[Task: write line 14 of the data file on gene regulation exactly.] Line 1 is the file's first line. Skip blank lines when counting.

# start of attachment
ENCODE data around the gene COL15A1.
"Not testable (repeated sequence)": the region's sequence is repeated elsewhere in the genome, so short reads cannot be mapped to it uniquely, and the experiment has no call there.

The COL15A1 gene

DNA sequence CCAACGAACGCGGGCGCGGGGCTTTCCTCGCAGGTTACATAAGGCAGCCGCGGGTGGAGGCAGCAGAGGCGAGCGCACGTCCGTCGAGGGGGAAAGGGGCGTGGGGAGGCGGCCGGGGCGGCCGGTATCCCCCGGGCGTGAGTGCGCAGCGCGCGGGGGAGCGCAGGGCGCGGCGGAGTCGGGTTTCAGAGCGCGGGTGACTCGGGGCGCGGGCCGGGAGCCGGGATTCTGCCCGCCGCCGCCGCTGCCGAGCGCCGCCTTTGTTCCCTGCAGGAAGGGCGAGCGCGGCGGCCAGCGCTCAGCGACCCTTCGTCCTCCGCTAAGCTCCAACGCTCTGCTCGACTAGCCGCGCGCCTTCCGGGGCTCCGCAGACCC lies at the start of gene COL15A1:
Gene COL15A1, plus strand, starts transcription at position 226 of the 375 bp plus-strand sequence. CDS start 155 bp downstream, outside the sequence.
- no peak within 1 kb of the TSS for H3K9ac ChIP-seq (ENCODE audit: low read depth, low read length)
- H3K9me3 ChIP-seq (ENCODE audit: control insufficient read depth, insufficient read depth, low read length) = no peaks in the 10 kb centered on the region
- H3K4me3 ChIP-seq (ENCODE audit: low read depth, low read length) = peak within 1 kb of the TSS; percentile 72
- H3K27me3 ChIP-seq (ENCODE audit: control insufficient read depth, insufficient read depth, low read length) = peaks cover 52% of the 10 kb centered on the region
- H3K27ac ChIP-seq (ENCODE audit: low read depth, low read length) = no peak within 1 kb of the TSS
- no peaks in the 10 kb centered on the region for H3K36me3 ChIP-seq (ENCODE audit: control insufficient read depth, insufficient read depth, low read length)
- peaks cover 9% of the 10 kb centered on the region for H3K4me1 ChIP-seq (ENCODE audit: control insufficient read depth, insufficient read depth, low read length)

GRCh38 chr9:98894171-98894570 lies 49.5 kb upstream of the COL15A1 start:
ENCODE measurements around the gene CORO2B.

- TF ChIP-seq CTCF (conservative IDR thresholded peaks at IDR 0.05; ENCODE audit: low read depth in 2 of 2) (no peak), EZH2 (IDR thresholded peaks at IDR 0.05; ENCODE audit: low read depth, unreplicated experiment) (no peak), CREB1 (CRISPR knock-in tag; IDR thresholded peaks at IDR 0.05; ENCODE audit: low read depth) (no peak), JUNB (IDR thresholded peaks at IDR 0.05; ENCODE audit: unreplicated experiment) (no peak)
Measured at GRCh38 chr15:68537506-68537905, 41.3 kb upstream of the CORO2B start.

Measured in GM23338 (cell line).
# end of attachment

ENCODE measurements around the gene CORO2B.